71. Graduate, The (Nichols, 1967)
72. Bicycle Thief, The (De Sica, 1948)
73. Conversation, The (Coppola, 1974)
74. Groundhog Day (Ramis, 1993)
75. Maltese Falcon, The (Huston, 1941)
76. American History X (Kaye, 1998)
77. Ed Wood (Burton, 1994)
78. Manhattan (Allen, 1979)
79. King Kong (Cooper/Shoedsack, 1933)
80. North by Northwest (Hitchcock, 1959)
81. Terminator 2: Judgment Day (Cameron, 1992)
82. Manchurian Candidate, The (Frankenheimer, 1962)
83. To Kill a Mockingbird (Mulligan, 1962)
84. Mr. Smith Goes to Washington (Capra, 1939)
85. Modern Times (Chaplin, 1936)
86. Touch of Evil (Welles, 1958)
87. Leon (Besson, 1994)
88. Aguirre, the Wrath of God (Herzog, 1972)
89. 8 ½ (Fellini, 1963)
90. Ghostbusters (Reitman, 1984)
91. 400 Blows, The (Truffaut, 1959)
92. Notorious (Hitchcock, 1946)
93. Toy Story (Lasseter, 1995)
94. Lord of the Rings, The: The Return of the King (Jackson, 2003)
95. His Girl Friday (Hawks, 1940)
96. Reservoir Dogs (Tarantino, 1992)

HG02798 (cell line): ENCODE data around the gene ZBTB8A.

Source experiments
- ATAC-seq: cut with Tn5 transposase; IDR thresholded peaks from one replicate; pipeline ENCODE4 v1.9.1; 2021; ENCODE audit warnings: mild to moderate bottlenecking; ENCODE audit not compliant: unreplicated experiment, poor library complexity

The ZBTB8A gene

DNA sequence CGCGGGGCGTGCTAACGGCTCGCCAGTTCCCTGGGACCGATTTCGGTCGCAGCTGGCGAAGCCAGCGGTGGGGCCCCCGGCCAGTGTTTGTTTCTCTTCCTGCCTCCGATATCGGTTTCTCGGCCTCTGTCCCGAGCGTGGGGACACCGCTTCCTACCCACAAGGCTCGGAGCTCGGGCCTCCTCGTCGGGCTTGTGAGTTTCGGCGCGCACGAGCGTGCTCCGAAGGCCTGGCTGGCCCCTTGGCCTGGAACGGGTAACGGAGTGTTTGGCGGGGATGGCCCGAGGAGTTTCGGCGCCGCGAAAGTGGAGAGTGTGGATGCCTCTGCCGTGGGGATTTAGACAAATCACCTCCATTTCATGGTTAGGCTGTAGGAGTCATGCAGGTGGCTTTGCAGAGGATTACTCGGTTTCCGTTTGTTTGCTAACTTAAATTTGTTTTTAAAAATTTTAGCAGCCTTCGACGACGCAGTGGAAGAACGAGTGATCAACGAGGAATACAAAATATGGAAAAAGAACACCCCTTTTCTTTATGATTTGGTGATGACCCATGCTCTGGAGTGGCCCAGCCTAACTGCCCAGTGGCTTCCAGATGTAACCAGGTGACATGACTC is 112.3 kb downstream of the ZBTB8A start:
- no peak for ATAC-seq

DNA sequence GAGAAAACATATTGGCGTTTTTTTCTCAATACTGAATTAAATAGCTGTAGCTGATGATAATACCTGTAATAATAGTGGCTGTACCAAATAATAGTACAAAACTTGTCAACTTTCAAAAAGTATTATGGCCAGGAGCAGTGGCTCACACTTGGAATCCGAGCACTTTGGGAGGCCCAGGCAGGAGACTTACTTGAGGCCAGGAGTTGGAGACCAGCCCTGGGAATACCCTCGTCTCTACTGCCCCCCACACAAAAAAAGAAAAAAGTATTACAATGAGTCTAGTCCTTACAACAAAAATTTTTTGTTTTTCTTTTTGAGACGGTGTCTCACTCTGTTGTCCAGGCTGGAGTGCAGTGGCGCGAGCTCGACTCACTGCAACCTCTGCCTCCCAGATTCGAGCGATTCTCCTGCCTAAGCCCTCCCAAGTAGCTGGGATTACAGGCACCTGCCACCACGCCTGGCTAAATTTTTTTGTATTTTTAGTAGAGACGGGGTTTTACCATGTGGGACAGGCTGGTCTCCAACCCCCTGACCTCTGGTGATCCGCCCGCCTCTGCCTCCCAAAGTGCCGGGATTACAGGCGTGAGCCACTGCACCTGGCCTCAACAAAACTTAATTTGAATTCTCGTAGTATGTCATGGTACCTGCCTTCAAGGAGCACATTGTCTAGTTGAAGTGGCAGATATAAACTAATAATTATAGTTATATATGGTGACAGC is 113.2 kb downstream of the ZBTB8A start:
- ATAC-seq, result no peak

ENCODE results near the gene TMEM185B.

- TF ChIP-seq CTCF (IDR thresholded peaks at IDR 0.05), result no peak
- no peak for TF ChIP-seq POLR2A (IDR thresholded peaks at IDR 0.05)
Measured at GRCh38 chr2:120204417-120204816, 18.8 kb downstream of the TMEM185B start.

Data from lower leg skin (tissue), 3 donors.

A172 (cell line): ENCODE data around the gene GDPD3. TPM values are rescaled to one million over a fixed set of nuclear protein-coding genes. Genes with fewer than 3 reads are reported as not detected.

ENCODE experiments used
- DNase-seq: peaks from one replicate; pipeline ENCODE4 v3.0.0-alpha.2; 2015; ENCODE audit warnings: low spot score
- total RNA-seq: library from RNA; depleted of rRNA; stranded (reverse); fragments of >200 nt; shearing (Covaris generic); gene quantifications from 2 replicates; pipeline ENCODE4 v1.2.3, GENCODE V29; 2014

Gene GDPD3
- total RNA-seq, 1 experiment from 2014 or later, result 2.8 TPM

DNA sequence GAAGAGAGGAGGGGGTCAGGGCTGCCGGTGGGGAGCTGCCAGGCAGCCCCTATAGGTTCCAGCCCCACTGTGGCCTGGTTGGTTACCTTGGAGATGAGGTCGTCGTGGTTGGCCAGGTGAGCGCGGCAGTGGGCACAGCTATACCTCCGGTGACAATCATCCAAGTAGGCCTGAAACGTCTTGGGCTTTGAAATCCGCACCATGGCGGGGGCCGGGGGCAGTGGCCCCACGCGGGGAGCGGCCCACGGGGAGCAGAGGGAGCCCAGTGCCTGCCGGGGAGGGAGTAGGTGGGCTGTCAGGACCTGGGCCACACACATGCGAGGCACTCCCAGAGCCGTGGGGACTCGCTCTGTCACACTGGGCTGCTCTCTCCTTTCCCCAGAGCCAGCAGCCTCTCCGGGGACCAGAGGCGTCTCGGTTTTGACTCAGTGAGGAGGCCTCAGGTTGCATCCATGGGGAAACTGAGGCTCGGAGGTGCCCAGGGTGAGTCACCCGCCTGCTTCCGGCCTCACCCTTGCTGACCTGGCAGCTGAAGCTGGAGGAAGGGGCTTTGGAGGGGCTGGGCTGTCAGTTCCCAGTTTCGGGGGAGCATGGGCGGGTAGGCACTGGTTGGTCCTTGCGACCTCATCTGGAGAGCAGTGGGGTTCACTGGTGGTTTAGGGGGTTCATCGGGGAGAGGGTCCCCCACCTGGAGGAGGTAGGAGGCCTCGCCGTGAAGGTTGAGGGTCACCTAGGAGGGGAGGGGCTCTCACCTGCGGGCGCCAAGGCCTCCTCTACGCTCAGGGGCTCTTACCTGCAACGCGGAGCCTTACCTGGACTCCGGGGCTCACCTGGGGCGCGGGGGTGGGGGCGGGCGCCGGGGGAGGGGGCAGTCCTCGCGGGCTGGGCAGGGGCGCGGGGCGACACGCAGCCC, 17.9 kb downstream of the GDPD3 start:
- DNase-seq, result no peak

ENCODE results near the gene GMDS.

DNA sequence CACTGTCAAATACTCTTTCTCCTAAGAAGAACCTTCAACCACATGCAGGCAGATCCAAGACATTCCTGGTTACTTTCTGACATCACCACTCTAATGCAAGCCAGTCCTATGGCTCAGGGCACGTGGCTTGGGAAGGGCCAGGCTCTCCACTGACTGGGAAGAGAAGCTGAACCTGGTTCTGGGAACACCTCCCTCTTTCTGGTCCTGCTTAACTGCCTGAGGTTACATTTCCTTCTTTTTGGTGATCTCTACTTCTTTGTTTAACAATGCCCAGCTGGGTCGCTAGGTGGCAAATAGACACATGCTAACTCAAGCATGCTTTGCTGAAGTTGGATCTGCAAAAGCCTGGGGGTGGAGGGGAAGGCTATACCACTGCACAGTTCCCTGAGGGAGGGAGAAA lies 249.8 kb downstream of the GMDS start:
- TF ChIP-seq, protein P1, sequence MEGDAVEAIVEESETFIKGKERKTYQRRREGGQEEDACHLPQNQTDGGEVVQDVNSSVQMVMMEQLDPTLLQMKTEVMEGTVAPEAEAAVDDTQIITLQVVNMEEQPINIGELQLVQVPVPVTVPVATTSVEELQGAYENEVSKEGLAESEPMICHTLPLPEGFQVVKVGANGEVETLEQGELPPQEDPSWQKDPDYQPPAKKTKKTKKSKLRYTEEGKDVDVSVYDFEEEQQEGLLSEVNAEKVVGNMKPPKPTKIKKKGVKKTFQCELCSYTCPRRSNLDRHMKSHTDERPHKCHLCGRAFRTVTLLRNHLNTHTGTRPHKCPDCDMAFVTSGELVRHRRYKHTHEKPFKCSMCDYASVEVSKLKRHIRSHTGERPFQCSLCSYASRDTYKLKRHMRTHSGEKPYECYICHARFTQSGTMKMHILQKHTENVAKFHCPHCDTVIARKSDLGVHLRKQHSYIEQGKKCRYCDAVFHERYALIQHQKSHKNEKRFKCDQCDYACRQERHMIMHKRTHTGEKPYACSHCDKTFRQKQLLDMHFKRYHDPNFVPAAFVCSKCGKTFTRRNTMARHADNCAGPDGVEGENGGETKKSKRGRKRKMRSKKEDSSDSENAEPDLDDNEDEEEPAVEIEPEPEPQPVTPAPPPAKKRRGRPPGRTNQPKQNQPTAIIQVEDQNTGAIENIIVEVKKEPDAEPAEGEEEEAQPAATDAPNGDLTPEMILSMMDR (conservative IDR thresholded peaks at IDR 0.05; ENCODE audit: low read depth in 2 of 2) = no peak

97. Blue Velvet (Lynch, 1986)
98. On the Waterfront (Kazan, 1954)
99. Cinema Paradiso (Tornatore, 1988)
100. Nosferatu (Murnau, 1922)

I am in full support of people sharing their opinions and sticking to their guns. But I am skeptical to take some of these opinions seriously, however; especially when they lack the knowledge of cinema history and scholarship. I'm not trying to be an elitist here, and I am in no form the authority on film history (especially international cinema, of which I have seen relatively little), but I openly acknowledge this and constantly challenge myself and my views with different kinds of films so that I may advance my knowledge and call myself informed. Yes, I make bold choices in my list of top movies and I acknowledge that my list consists of a large number of safe choices. But if I were to compile a list of a Top 100 films most important works of cinema, in which my opinions were backed up by my growing knowledge of film history and scholarship, it would look nothing like the AFI list, the Online Film Community List, or my own Favorite(st) 149 movies list.